But the fact that the utility is something which differs among people, and is secret (you usually cannot tell how much I am *really* willing to pay for that camera which is on auction right now, because my cousin gets them cheap), does not mean that you as an organizer of an auction, has to give in to that.
A first price auction, (sealed bid) is a bad mechanism in that sense: nobody ever proposes what they really think the item is worth, cause they are trying to gain something here. The lower they suggest, the more they gain *if* they win. But take the second prize auction: every user suggests a price, the one who suggested the highest price wins, and gets to but the good. At what price? the price that the second best offer gave. Example: Alice says 5, Bob says 10. Bob wins and pays 5.
Now, the user's best strategy is to tell the truth: his/her real valuation of the good. If the user names a lower price, then somebody might win the good at a price in which the user still gains. And why should the user care about the fact that the sum (s)he says is high? after all, it is not as if (s)he is actually paying it- the real price is set by the second high bid. Of course the user would never say more than her/his real valuation:)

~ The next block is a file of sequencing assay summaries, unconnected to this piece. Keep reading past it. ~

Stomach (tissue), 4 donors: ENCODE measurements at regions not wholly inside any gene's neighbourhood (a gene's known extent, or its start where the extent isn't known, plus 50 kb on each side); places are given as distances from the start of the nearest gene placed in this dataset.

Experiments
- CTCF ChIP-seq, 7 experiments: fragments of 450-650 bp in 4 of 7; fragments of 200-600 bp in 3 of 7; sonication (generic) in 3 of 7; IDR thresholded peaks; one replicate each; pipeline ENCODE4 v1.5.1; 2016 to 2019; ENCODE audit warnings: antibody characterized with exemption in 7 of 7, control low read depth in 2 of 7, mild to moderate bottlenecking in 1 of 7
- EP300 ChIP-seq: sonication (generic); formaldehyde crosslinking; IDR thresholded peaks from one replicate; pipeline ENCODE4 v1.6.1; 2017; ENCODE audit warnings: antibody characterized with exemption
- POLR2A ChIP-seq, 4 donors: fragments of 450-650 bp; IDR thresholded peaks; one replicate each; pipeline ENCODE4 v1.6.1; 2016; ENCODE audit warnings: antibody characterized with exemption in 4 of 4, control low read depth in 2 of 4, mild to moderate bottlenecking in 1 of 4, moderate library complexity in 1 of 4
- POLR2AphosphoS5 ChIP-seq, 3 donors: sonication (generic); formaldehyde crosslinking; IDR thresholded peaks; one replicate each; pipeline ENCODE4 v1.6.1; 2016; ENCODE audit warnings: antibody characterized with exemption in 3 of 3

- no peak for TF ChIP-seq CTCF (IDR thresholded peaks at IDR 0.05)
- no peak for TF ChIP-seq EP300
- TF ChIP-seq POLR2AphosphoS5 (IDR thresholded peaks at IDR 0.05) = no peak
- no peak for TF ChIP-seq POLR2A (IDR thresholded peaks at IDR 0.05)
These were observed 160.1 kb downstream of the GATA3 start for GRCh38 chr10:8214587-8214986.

Pareto efficiency is a term of stability. Stability is indeed reached when no small group (one, two, does not matter) can make an alteration to their status, without involving others, and be better off. This only means that this is a *local* optimum. Indeed, greedy algorithms are known to "finish", but what optimum do they give?
There is a whole theory about match making (cooperative games), for example, where a valid match is such that there are no two people (man and woman, in that case. I think the homosexual match making is more complicated) who prefer each other over their current status. Another variant is the match making of (US) medical students to hospitals. In both those similar algorithms, if the people who wish to be matched submit their preferences list, a main server can compute a valid, stable, Pareto efficient matching. The only question is, what matching would that be? The matching scheme that was implemented in the hospital-student algorithm creates the matching that is best for the hospitals and worst for the students. Running the algorithm the other way round yields the opposite outcomes, of course.
In short, Pareto efficiency just means the single person is helpless. An overall view of a server should be able to give better results, but then again the complexity of such an optimization is usually too hard.